Synopses & Reviews
In 1925, Harold Speakman and his new wife, Frances "Russell" Lindsay Speakman, journeyed down the entire Mississippi River, from the headwaters in Minnesota to the Gulf of Mexico, on a twenty-foot houseboat.
A classic American travel narrative that captures the soul of the river, Mostly Mississippi features lyrical descriptions of encounters with archetypal characters, landscapes, and experiences. The Speakmans meet lumberjacks in northern Minnesota and Mormons at Nauvoo, Illinois, as well as roustabouts, hoboes, farmers, drifters, Southern grandees, Native Americans, collegians thirsting for the real world, and convicts. They also meet William Alexander Percy, the "Poet of the Delta"; Laura Frazer, the inspiration for Mark Twain's Becky Thatcher; and the prototypical "lady from Dubuque" as described by the New Yorker.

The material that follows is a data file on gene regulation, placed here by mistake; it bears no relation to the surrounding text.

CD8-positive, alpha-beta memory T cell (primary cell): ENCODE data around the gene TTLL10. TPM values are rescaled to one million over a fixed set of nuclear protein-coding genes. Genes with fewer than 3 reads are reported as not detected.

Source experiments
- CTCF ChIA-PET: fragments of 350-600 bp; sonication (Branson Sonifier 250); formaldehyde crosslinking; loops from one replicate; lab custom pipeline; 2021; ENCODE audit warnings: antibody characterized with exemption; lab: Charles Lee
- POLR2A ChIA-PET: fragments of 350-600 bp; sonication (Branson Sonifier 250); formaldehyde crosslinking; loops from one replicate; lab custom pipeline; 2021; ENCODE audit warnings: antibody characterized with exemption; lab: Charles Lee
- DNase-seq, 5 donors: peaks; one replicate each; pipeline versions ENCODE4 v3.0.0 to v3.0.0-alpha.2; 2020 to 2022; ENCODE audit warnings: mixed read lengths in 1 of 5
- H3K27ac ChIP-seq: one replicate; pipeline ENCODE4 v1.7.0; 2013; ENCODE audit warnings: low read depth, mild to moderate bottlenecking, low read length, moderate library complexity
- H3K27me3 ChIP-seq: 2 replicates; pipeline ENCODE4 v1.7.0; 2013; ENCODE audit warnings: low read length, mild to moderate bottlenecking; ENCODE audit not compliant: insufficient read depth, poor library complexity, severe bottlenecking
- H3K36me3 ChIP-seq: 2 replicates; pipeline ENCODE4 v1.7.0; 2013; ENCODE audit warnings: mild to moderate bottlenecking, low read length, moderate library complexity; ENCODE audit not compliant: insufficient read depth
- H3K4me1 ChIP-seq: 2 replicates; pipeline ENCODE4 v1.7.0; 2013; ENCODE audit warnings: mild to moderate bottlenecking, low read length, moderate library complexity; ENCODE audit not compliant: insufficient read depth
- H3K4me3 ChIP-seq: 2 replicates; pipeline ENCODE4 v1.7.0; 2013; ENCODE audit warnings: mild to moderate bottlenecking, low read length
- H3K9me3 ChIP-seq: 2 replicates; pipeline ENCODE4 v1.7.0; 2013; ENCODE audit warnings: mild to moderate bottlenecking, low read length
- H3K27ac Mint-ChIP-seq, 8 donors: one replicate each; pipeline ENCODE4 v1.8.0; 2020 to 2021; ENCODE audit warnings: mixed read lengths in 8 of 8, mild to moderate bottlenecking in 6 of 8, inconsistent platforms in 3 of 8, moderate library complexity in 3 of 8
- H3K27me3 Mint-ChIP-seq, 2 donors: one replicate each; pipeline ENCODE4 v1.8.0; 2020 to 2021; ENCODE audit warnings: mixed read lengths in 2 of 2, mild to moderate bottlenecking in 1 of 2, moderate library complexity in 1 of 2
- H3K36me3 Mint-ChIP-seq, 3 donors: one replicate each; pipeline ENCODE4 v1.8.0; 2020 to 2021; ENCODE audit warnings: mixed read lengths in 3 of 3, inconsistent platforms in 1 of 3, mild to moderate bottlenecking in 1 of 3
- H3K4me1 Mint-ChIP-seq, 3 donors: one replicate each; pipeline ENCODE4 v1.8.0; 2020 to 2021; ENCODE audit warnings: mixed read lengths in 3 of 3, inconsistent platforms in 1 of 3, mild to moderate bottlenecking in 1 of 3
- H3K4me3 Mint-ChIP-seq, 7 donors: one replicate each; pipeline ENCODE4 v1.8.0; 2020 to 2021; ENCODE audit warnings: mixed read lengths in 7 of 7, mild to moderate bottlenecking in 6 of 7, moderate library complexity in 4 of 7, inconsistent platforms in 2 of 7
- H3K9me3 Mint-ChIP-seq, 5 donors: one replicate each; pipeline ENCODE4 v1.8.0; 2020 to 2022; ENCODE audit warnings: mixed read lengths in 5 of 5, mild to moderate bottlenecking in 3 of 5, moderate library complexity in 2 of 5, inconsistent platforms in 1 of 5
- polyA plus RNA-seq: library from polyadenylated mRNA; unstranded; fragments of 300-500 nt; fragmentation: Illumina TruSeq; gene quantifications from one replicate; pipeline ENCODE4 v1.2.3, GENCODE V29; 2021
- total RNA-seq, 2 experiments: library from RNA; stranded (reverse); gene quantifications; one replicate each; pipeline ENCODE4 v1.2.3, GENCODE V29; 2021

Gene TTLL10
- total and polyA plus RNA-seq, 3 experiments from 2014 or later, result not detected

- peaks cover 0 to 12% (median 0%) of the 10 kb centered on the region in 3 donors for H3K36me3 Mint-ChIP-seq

Illustrated by Harold Speakman's paintings and sketches and Russell Speakman's delightful drawings, Mostly Mississippi captures the deepening emotional bond of a newly married couple embarked on a grand adventure.
Harold Speakman (1888--1928) was a writer, poet, and artist. He wrote eight books, including the travel narratives Hilltops in Galilee (1923), Beyond Shanghai (1922), and Here's Ireland (1925).